Thoughts?

I whole heartedly agree with that statement. For 2 xmas seasons in a row they had virtually no A list titles being released. The first xmas season with virtually no competition from bluray and only one player out they should have released many major titles. xmas season 2 roles around and again only a few major titles from Paramount and Universal while bluray had an slew A list titles. Thoughts?
post #3809 of 4687
Question for BluRay insiders or DD or DTS insiders.

What are the mandatory formats on a BD title? I have a couple of Fox titles which have DTS Master HD as the main track and the rest are DD but either foreign language or commentary.

I have a PS3 connected to a 1 gen AVR receiver which only does DD (in fact it's labelled AC-3 which indicates how old it is).

Playing a BD title like Fly Boys , connecting the AVR via Toslink I am getting audio but the AC-3 light doesn't come on (it does when selecting the alternate tracks). I presume that the PS3 is sending out a PCM signal (2 channel) over Toslink, at the same time it's sending out a DTS 5.1 core? Pressing Select on the PS3 controller indicates that the audio is DTS 5.1.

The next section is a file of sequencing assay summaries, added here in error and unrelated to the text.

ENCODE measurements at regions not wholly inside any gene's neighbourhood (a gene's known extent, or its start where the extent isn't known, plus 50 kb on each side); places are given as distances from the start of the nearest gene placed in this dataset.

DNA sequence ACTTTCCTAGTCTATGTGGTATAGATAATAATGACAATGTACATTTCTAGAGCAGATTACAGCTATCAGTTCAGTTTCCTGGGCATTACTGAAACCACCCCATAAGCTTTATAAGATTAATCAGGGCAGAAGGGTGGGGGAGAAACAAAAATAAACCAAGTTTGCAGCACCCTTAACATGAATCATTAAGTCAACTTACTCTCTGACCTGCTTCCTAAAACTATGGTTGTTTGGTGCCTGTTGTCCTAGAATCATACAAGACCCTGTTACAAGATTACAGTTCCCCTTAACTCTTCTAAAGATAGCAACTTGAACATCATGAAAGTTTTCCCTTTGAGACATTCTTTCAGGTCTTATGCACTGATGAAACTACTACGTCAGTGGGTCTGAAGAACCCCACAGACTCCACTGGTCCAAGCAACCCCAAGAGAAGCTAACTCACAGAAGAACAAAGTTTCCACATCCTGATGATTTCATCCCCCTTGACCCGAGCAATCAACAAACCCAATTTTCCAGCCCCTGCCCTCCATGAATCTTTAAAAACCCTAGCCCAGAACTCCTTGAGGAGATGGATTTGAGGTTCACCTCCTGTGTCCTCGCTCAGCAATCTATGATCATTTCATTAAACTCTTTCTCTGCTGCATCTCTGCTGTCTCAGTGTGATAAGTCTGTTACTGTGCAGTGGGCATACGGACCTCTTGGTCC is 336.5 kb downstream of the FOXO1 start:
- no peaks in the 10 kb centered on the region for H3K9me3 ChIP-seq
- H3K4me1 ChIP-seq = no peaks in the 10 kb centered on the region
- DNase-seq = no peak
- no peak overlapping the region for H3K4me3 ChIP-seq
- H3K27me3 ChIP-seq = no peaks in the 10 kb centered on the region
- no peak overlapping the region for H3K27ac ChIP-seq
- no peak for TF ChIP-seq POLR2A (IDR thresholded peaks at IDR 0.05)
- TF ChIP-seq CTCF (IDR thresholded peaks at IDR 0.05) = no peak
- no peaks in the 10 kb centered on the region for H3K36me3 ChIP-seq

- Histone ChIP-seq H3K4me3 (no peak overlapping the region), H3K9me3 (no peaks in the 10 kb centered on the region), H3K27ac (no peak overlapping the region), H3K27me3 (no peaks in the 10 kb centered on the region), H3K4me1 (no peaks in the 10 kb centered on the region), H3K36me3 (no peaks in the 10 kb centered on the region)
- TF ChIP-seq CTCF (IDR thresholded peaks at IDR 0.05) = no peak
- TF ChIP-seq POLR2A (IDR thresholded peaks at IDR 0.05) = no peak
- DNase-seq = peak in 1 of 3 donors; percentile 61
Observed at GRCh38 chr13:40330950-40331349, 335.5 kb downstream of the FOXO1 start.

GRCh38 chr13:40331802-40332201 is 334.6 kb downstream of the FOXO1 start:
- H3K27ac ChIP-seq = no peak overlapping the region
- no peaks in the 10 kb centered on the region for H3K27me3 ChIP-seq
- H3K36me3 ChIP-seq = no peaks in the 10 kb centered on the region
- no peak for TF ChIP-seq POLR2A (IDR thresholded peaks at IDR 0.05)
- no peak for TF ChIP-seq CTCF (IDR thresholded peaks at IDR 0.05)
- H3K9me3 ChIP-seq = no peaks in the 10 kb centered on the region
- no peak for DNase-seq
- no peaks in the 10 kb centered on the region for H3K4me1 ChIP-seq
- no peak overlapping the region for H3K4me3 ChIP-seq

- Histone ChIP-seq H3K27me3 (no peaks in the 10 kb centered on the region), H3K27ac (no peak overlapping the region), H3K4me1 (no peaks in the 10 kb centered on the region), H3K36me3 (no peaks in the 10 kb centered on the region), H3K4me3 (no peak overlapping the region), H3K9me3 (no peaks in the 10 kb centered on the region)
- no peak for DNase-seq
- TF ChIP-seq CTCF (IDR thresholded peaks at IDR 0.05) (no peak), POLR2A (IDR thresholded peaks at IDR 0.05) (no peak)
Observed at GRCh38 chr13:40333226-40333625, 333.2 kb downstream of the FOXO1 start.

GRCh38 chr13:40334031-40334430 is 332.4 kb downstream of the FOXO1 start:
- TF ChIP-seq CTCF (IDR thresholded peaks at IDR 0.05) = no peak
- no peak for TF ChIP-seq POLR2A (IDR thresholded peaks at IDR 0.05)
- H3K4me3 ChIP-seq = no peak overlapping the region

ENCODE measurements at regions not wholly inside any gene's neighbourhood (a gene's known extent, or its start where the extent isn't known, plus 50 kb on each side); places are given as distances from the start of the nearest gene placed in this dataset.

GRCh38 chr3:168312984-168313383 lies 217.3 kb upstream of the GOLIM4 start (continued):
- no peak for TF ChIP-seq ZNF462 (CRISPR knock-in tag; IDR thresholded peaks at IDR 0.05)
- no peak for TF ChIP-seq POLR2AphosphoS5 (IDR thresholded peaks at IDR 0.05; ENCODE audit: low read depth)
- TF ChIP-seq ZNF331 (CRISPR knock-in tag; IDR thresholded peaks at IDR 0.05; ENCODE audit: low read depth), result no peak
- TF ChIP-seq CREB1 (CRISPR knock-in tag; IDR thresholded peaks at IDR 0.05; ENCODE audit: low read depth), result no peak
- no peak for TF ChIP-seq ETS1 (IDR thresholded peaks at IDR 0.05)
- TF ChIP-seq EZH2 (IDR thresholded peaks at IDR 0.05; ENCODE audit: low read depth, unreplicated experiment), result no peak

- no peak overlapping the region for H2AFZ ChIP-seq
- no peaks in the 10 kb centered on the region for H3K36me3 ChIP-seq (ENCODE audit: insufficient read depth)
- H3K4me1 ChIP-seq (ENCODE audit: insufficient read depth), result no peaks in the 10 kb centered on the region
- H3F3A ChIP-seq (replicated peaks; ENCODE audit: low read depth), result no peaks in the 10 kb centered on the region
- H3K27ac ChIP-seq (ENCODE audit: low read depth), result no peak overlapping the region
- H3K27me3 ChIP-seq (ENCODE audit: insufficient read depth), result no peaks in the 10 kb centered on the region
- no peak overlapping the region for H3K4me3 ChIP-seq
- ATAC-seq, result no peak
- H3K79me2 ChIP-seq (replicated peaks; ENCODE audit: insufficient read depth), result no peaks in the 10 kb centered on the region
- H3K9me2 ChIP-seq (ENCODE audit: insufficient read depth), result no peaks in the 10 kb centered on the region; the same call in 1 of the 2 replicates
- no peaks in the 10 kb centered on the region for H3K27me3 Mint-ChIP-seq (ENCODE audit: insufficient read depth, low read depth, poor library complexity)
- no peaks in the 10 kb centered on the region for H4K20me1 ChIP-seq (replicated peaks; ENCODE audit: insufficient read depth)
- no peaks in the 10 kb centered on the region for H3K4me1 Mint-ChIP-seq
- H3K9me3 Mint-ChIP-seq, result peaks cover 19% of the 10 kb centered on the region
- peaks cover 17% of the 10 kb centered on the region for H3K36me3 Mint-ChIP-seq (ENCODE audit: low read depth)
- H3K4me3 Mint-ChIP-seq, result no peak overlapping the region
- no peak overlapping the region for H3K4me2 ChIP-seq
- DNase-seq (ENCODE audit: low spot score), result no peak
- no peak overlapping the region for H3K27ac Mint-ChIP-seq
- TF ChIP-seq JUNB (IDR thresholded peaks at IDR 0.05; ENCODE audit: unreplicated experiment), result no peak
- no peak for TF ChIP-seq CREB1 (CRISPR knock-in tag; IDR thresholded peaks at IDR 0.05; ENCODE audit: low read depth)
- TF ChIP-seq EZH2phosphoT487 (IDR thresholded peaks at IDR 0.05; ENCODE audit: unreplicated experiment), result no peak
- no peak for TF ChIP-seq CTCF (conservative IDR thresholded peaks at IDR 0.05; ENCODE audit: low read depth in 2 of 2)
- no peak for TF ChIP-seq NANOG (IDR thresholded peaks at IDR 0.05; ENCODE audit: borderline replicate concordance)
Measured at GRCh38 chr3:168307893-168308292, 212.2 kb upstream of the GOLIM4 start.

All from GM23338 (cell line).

So in my setup I cannot get 5.1 sound from any Fox title authored like that?

Thanks for any information that would enlighten me.
post #3810 of 4687
Quote:
Originally Posted by Maxpower1987 View Post

I don't know where you guys get this stuff from.

Toshiba make very little money on HD DVD hardware and no profit on disc sales. The proceeds from discs sold at retail go to the studios, not any hardware manufacturers. The studios will then pay royalties on those discs, but the hardware manufacturers will never make anything directly from people buying discs in stores.

Just to be clear, to the extent the hardware maker is also a patent holder in the physical format, they WILL make profit on every disc sale. And since, if there is volume market, the number of discs sold will be quite large (much larger than number of players), there is tidy profit in that. The companies which fall in this category are Toshiba, Panasonic, Sony, Philips, Samsung, LG, etc.

Studios will have to pay royalties on these patents after they pay all of their other costs assuming they do not have a cross licensing agreement....